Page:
A record $279M grant from the Bill & Melinda Gates Foundation to UW’s Institute for Health Metrics and Evaluation (IHME) aims to improve the health around the planet by tracking and measuring diseases, injuries, and risks. Not a small task, which is why it requires a big gift.
The Gates Foundation is known for quantitative philanthropy. They don’t just throw money at problems. They research, study, measure, and decide. While that seems like an obvious approach, it is too rare in governments around the globe. A simple and key insight is simply looking at IHME’s web address, healthdata.org, health and data. They do the work on over 380 issues using over 2,000 collaborators distributed over 130 nations.
The majority of the work is happening everywhere else. UW and IHME are the hub. At the hub, they track the work, but also the innovations. Health is not static. Keeping track of people, diseases, and advances is a constant dance. To keep the hub, IHME, operating takes about 300 people, instead of the three from nine years ago.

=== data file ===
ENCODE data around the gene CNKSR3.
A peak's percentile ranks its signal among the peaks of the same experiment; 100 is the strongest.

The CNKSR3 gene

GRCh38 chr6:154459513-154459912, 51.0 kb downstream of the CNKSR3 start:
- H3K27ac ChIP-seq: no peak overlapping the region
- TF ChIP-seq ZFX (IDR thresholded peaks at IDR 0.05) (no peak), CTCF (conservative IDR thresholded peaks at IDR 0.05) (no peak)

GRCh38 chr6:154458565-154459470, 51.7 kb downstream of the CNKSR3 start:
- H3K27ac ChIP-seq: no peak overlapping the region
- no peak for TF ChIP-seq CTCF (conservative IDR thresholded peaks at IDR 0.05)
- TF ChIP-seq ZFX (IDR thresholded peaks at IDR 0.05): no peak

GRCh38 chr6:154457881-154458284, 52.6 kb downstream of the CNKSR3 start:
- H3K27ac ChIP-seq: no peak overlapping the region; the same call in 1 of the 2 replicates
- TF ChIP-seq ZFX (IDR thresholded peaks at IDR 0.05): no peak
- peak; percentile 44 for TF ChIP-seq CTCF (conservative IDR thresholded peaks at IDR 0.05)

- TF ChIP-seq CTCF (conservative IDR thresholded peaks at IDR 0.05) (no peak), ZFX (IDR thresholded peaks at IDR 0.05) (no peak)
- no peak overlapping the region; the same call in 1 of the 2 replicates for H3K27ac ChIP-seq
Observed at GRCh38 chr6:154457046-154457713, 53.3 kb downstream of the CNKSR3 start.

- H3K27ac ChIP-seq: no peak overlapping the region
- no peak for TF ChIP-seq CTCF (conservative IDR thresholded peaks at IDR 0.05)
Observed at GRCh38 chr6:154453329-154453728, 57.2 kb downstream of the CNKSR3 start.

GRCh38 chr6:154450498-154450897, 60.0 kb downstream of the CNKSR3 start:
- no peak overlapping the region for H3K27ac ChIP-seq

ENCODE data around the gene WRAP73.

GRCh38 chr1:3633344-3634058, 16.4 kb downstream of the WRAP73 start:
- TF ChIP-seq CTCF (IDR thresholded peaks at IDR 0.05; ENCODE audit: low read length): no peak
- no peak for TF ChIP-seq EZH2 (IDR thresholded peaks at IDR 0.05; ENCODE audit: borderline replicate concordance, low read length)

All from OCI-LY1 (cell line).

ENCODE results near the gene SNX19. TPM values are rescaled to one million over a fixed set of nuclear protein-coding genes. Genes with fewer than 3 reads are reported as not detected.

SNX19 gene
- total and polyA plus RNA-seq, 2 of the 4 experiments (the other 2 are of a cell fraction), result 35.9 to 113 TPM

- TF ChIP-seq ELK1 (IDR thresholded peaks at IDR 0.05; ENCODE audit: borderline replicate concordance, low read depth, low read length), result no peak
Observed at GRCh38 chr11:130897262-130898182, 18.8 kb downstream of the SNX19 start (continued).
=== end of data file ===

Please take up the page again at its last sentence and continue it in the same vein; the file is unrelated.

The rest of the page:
The number of people, and therefore jobs, in the area may seem like a small impact for the area, regardless of the large impact globally; but the area’s tech community built from similarly small beginnings. Now, the tech world sees Seattle as a hub. Biotech is busy here. Philanthropy and global initiatives are gaining exposure as well.
This may be the record gift for the UW from the Gates, but they have awarded UW over $1.25B in this and hundreds of much smaller grants. Such investments have effects that ripple beyond their original intent and goal. This probably isn’t the last such philanthropic act, and may inspire others to act similarly.
It certainly won’t drive down housing prices in the U District, and may help a few folks find living here more affordable, too.